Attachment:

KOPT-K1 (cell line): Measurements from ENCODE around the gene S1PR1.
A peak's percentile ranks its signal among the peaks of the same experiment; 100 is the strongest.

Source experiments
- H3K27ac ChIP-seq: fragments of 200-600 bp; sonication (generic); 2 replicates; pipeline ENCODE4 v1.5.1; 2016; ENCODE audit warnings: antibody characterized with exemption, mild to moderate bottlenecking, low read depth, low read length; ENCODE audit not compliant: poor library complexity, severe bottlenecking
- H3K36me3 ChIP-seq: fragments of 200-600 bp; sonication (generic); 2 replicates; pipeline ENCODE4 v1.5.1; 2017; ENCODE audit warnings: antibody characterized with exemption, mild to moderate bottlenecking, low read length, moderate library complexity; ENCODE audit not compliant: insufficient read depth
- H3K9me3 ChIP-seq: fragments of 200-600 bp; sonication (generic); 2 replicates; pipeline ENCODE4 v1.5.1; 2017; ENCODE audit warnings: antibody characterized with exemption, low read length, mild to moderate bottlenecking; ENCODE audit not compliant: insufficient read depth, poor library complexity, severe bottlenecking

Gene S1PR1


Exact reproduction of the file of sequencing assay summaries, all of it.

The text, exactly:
KOPT-K1 (cell line): Measurements from ENCODE around the gene S1PR1.
A peak's percentile ranks its signal among the peaks of the same experiment; 100 is the strongest.

Source experiments
- H3K27ac ChIP-seq: fragments of 200-600 bp; sonication (generic); 2 replicates; pipeline ENCODE4 v1.5.1; 2016; ENCODE audit warnings: antibody characterized with exemption, mild to moderate bottlenecking, low read depth, low read length; ENCODE audit not compliant: poor library complexity, severe bottlenecking
- H3K36me3 ChIP-seq: fragments of 200-600 bp; sonication (generic); 2 replicates; pipeline ENCODE4 v1.5.1; 2017; ENCODE audit warnings: antibody characterized with exemption, mild to moderate bottlenecking, low read length, moderate library complexity; ENCODE audit not compliant: insufficient read depth
- H3K9me3 ChIP-seq: fragments of 200-600 bp; sonication (generic); 2 replicates; pipeline ENCODE4 v1.5.1; 2017; ENCODE audit warnings: antibody characterized with exemption, low read length, mild to moderate bottlenecking; ENCODE audit not compliant: insufficient read depth, poor library complexity, severe bottlenecking

Gene S1PR1